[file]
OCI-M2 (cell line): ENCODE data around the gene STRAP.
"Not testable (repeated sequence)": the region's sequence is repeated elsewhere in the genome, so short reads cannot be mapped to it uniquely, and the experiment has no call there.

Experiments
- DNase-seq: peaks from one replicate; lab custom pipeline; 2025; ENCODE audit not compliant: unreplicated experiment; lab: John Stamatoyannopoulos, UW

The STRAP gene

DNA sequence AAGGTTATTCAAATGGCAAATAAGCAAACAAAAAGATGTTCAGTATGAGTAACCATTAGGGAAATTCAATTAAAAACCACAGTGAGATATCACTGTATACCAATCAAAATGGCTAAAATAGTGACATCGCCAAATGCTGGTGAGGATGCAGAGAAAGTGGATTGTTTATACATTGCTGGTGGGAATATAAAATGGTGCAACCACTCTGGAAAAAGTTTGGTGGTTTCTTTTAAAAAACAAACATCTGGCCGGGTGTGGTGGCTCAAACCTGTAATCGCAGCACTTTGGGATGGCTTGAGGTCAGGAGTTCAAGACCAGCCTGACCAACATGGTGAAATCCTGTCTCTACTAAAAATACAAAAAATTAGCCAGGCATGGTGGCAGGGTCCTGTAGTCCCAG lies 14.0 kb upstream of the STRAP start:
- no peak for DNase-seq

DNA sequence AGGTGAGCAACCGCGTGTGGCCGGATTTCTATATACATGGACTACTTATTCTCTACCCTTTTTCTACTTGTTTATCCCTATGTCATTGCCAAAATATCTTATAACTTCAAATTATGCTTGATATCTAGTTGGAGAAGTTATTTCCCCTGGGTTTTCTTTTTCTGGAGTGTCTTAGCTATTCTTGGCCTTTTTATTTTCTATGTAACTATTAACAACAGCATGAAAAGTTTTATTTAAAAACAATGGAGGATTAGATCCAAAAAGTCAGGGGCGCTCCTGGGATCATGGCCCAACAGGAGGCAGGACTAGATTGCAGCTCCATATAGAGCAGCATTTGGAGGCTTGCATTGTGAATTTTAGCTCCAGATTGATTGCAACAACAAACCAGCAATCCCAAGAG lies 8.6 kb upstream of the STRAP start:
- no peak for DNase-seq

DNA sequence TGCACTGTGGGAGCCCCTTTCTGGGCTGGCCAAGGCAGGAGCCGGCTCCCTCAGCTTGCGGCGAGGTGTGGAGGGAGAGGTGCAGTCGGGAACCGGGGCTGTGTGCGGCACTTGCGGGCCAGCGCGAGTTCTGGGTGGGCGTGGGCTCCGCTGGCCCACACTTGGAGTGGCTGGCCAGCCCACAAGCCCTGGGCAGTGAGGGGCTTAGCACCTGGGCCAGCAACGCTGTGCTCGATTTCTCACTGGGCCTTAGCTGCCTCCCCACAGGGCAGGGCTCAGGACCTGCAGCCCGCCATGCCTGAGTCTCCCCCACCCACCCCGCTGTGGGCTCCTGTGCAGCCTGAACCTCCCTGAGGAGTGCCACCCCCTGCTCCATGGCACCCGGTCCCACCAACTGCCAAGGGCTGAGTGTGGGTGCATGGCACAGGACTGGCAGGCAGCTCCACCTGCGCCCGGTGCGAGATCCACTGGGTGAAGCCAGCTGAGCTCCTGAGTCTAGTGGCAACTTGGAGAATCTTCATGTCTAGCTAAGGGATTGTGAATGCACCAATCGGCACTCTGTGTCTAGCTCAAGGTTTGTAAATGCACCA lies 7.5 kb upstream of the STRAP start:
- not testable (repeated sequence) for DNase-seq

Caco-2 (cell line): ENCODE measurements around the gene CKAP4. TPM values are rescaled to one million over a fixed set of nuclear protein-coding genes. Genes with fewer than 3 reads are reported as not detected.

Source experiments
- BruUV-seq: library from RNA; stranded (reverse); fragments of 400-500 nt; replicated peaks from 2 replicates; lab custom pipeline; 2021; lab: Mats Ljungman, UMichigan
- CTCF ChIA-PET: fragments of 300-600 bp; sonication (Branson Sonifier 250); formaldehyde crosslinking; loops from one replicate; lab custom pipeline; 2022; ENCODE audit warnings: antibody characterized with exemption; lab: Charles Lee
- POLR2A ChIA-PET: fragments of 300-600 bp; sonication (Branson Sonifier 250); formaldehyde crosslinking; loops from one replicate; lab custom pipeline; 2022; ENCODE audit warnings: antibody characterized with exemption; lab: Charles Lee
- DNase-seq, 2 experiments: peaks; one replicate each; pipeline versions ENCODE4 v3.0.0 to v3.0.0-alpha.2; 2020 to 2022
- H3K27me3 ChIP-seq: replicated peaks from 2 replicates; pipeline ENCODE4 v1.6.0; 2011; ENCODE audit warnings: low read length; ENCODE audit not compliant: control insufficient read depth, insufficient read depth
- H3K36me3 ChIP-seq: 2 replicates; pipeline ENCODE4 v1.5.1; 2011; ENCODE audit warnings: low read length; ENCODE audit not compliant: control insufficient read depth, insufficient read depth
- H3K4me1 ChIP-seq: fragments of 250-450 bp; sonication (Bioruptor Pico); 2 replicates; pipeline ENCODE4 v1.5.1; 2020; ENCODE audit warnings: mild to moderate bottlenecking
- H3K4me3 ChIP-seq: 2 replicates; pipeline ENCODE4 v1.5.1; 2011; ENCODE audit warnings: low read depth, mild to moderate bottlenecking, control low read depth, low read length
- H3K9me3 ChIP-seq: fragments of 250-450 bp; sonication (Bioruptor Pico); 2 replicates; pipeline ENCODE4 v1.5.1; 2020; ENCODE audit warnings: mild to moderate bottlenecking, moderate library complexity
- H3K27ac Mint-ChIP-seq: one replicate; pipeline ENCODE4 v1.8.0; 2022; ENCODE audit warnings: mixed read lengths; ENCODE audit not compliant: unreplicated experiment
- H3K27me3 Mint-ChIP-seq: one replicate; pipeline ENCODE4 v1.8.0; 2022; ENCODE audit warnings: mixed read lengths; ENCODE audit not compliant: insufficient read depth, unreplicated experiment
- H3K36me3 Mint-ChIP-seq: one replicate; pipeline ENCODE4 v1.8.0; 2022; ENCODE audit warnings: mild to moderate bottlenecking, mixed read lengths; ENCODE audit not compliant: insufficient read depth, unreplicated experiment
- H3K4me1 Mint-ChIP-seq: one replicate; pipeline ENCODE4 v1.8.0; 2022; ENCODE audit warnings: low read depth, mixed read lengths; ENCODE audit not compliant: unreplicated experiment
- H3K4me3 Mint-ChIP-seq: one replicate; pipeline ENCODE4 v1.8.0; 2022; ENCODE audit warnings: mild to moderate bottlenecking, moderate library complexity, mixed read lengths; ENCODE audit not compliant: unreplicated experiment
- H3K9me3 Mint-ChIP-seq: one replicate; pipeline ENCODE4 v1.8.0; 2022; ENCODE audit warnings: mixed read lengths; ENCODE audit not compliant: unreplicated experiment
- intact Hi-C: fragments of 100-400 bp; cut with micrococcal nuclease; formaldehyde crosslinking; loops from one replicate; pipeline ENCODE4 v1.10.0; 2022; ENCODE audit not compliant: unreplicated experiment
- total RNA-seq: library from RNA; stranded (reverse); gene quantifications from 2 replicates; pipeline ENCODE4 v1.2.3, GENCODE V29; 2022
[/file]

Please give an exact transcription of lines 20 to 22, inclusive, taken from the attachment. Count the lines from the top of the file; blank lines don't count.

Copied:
- H3K4me1 ChIP-seq: fragments of 250-450 bp; sonication (Bioruptor Pico); 2 replicates; pipeline ENCODE4 v1.5.1; 2020; ENCODE audit warnings: mild to moderate bottlenecking
- H3K4me3 ChIP-seq: 2 replicates; pipeline ENCODE4 v1.5.1; 2011; ENCODE audit warnings: low read depth, mild to moderate bottlenecking, control low read depth, low read length
- H3K9me3 ChIP-seq: fragments of 250-450 bp; sonication (Bioruptor Pico); 2 replicates; pipeline ENCODE4 v1.5.1; 2020; ENCODE audit warnings: mild to moderate bottlenecking, moderate library complexity